A handy guide for to-be Artists, Creatives & Mistakes
Most people think an artist’s process is ‘spontaneous’ & ‘magical’. The reality couldn’t be further from the truth — especially for noobs. While the pro s— in art or advertising realise the power of a strict routine and discipline, those taking baby steps into this whole new world may feel like they are losing their minds.
If you’re a to-be (copy)writer, a designer or creative of sorts— by profession or by passion, by choice or by chance, you rely heavily on ‘feeling creative’. This model is like eating out every day — exciting, but potentially unhealthy in the long term as it leaves a lot up to chance.
In the initial days, ‘feeling inspired’ may not be particularly pleasant either. Its a fleeting sense of reflective candor for some, and a schizophrenic rush for others. I have a name for mine — ‘mellow mayusi’ (English: mellow melancholy).
The process of realising when this mood ‘strikes’, safely strap in & airlift as much from it as possible can be the difference between a particularly satisfying masterpiece & pulling out a handful of hair follicles. If you’re among the artists, the creatives, the mistakes, here’s a quick guide to how you can step in and out of this often dizzying process, hopefully unscathed:
There are 3 phases in the noob’s somewhat frustrating somewhat satisfying creative process — the Scatter Brain, the Guilt Trip and the Exposé.
Put your phone on silent or vibrate to set the mood, and don’t pick calls while you’re working on the initial draft. Unless you’re a doctor, a firefighter, a spy or security personnel, your definition of an ‘emergency call’ is a request for another brainless brainstorming Zoom call or your mom checking in if you’ve had your meals. Necessary, but not urgent & important.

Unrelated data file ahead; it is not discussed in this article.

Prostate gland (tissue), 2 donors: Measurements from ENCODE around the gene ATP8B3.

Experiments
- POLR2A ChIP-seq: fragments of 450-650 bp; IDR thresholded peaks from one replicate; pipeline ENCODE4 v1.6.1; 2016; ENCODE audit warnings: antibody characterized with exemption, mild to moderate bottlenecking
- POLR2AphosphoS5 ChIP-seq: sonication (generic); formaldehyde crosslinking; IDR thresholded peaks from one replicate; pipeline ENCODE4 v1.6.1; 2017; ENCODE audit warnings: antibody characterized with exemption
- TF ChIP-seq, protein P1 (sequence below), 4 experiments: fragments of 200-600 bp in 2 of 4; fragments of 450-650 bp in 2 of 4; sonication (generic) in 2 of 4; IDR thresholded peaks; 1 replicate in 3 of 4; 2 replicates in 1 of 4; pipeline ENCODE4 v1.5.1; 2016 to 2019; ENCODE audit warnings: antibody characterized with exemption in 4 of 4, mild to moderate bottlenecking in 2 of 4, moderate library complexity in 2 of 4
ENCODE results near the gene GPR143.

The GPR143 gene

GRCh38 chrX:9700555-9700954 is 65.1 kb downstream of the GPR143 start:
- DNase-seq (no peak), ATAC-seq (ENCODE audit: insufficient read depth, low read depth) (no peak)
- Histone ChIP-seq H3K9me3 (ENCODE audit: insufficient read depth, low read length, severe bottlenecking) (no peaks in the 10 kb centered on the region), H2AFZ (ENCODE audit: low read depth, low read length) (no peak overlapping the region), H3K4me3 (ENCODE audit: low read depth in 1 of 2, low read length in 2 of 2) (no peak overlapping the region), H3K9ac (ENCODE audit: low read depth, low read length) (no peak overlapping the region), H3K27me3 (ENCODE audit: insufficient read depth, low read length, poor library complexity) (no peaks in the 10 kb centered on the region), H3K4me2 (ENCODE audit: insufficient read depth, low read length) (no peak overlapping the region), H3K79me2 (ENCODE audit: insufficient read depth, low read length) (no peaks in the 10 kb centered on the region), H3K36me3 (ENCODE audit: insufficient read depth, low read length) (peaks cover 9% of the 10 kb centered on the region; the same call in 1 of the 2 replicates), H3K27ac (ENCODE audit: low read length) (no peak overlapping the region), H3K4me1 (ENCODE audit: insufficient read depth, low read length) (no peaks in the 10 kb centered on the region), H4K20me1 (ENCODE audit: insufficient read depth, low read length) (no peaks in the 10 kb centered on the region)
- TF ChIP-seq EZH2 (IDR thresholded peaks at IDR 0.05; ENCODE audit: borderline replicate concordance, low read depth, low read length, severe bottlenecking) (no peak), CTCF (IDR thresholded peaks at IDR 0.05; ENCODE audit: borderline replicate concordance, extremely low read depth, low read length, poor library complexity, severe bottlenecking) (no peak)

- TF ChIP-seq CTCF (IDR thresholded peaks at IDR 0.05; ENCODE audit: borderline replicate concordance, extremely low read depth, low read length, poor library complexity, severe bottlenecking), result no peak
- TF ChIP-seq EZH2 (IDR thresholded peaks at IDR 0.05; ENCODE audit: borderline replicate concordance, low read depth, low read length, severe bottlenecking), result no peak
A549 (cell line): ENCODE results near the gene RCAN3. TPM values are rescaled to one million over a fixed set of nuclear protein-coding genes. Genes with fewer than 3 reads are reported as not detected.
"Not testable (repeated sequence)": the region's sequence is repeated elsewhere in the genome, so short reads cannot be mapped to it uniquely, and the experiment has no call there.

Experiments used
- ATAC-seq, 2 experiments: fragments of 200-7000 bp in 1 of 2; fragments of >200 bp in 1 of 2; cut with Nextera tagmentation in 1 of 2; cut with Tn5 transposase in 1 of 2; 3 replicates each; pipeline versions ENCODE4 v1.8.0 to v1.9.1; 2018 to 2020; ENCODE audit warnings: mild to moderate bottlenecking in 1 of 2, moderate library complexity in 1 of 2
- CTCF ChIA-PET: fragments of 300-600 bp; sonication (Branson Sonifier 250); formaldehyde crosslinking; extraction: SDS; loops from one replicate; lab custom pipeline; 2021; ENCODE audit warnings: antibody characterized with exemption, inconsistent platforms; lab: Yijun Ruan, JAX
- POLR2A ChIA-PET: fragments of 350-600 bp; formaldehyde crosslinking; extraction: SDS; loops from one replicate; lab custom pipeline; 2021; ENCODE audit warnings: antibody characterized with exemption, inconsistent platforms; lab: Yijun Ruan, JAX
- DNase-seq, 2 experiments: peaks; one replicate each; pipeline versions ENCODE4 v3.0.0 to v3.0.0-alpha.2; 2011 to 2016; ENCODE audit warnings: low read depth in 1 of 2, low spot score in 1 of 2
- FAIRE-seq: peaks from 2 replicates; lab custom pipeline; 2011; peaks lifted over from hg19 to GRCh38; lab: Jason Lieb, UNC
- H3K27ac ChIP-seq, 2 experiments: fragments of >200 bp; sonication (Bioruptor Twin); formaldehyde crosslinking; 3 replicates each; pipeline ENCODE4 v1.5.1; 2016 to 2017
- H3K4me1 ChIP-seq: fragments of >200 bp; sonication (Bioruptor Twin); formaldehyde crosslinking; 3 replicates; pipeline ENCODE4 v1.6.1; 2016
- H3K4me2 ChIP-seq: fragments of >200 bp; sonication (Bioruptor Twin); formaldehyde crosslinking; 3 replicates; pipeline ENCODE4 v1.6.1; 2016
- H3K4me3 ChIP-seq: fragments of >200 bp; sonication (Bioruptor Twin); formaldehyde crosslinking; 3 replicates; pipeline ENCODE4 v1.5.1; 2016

Check your mailbox at periodic intervals only. A clean mailbox doesn’t mean a productive day. Sending messages, making calls & typing emails is not work — what you get done, or others get done from you with these is the real work.
Last, but not least, create webs around your house to grab fleeting thoughts. Figure out where you have most of your creative thoughts — in the shower, on the pot, on your bed and have a writing pad in each of these places. I have 3 splashproof LCD writing pads — one in the washroom, one by the bed, and the other by my lounge chair.
We suffer more in our imagination than in real life — in pondering what ‘others’ might think of what we put out into the world. Once you’ve had an idea and outlined it while inspiration ‘struck’, develop it like a shameless prick by brute force.
“The moment that you feel that, just possibly, you’re walking down the street naked, exposing too much of your heart and your mind and what exists on the inside, showing too much of yourself. That’s the moment you may be starting to get it right.”
— Neil Gaiman
To hell with the ‘right’ words, the ‘right’ brush strokes or the ‘right’ tools — create the lamest, shabbiest, most disgusting & gut-wrenching version.
Then take a break.
Come back as the snob critic. Flush down all paternal/maternal feelings towards the newborn, and stab at it mercilessly. Give yourself brownie points for pointing out deformities, sneer at blunders and come to the noob’s rescue eventually.
This is when you get cold feet even in the April heat! Just get it out into the world, and soon — the rest will follow.
Publish ANYWHERE — quite literally, any social network or blog where you can self-publish instantly. Once it's already in the public domain, create version 2.0, the works.
You are what you repeatedly do, now keep at it like your life depends on it.